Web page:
2

I'm executing transactions on mainnet with a NodeJS script:

async function send(web3, transaction, destAddr, gasPrice, privateKey) {
    const options = {
        data    : transaction.encodeABI(),
        to      : destAddr,
        gasPrice: gasPrice,
        gas     : (await web3.eth.getBlock("latest")).gasLimit
    };
    const signed  = await web3.eth.accounts.signTransaction(options, privateKey);
    const receipt = await web3.eth.sendSignedTransaction(signed.rawTransaction);
    return receipt;
}

Every transaction takes ages to complete.

I keep raising the gas-price, but no improvement.

I've finally tried to reduce the gas-limit, and instead of taking the max gas-limit per block, I just wrote "500000", which is far less than the block gas-limit, but far more than the actual gas required for each transaction.

All of the sudden, the network has started to process my transactions much faster.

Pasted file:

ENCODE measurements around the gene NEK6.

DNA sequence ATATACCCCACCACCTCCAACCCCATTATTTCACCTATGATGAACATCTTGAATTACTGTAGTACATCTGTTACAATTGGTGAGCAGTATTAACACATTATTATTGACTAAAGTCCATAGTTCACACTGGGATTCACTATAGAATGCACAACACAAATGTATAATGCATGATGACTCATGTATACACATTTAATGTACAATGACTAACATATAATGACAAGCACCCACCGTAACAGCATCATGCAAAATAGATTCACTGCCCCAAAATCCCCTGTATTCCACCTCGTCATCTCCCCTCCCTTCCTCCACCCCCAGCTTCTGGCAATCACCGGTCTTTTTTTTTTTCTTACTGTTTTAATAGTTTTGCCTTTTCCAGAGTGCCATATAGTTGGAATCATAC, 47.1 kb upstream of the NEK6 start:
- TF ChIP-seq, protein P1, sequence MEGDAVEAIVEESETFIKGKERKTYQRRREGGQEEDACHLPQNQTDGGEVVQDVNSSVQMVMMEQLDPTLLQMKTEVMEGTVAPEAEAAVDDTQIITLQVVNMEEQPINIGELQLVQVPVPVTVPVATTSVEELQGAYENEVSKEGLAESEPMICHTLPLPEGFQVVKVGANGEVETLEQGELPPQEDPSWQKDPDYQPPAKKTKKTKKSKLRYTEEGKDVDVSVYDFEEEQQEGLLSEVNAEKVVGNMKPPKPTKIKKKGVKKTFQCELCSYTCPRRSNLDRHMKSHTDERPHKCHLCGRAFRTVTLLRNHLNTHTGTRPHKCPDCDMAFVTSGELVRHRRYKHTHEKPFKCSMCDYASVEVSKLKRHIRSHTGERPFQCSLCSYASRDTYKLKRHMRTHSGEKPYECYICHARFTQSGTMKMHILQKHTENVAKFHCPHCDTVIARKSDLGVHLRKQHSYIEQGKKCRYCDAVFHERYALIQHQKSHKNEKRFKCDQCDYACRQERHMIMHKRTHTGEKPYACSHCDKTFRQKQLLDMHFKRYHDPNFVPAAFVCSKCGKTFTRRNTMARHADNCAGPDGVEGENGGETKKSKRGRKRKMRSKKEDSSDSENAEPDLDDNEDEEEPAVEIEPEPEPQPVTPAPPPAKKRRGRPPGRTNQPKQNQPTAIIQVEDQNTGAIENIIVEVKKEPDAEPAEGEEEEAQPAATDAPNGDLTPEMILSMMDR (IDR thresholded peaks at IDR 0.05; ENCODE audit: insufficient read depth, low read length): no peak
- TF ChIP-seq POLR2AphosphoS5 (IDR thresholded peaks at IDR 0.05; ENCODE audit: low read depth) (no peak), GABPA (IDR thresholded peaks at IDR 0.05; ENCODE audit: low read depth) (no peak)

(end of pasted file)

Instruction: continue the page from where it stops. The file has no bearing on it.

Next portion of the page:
It feels as if a high gas-limit "scares off" miners or something.

I've tried using await transaction.estimateGas() but it's been giving me a "gas required exceeds allowance or always failing transaction" error every time.

I believe that this is possibly because this function underestimates the actual gas required for the transaction, so I am somewhat reluctant to use it.

Would anyone here be able to shed some light on this?

Thank you!

4

In short: It's exactly as you suspect, a higher gas limit means your transaction is less likely to be included by miners.

The reasoning: miners seek to maximize their profit within each block. Calls to eth_estimateGas can be computationally heavy, so miners typically do not determine the actual gas each tx will consume. Instead they calculate gasPrice * gasLimit for each given transaction and from that determine the most cost-effective set of transactions to mine.

If you are setting the gas limit to be == the block gas limit, you will need to offer a very high gas price in order for your tx on it's own to be more profitable than all other possible combinations of pending transactions.

  • Excellent answer. I just got a very similar explanation from a friend. Thank you very much!!! – goodvibration Oct 7 '19 at 15:22

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